From 11am until 8pm we covered the walls, pillars and railings of the central stalls room with our beautiful art prints. The unique AOCP art book was also prominently on display, and almost immediately we made sales and garnered praise as the conference participants began to arrive in time for the 2pm Opening Plenary.
The ‘Welcome Reception’ outside the hall at 8pm was indeed a very ‘welcome’ treat as it consisted of a huge IARC logo-shaped cake, pizza, panini, chocolates, etc. – all provided free of charge by the organisers. Yet another example of their diligent hard work in making this event such a delight and so effective – and, of course, fully appreciated by the 500 hungry conference participants.
With the colourful bunting and graffiti art of the venue lit up beneath clear night skies, I realised that, for one of the few times in my life, I felt truly ‘at home’ here among the eclectic mix of international activists, who all share a deep-rooted bond with each other through the cause of animal rights.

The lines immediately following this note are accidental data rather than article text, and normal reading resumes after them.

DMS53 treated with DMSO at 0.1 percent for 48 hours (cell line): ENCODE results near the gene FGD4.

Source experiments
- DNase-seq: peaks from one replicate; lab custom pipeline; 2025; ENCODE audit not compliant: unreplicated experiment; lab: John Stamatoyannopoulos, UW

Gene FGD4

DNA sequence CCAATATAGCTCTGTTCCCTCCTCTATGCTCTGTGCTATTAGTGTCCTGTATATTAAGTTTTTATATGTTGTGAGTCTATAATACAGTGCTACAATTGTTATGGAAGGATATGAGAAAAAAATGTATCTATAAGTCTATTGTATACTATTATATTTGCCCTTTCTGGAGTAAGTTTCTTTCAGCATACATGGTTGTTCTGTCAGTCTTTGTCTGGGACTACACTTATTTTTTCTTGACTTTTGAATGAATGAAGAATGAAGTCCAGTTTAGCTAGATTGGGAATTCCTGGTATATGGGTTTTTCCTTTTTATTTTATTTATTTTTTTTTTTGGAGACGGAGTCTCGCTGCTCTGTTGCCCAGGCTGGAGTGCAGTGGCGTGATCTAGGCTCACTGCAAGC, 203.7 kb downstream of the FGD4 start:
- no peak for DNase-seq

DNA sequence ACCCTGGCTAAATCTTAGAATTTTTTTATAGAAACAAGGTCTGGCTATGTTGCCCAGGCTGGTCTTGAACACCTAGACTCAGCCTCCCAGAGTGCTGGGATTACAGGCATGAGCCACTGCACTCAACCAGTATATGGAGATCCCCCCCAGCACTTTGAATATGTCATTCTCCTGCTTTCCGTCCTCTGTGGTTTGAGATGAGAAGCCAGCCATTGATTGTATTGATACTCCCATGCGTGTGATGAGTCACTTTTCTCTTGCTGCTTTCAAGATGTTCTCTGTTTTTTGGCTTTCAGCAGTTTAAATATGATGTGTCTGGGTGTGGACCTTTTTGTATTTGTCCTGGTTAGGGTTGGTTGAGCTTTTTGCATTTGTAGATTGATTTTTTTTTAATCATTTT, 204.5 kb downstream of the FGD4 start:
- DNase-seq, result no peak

Breakfast 8.30am, after which we were treated to a joyful reunion with Fieps (the 3-legged rescued chihuahua who was the diminutive star of the show at last year’s conference). Fieps had graciously allowed her owners/servants (the Amsterdam-based journalists Derk and Anna) to accompany her.
Despite selling prints at a pleasing rate and seeing many people studying and photographing the art, Team Barker-Downs suffered from quite severe anxiety all morning. We coped with this firstly by getting extremely tetchy with each other, and then by setting up benches in front of the exhibition to keep us occupied as the minutes up till 2pm ticked by. At the appointed hour, we were given a very respectful and professional introduction by an IARC moderator called Evgeni, and then it was far too late to worry, and we took the plunge.
Extensive research (by Helen) and fabulous trousers (by me) saw us through, and our talk ‘Art, Propaganda and Personal Stories’ was a resounding success. As Helen began to speak, I felt incredibly heartened to see that the audience was attentive, supportive and thoroughly engaged in the facts and stories she was conveying.
You can read Helen’s talk HERE.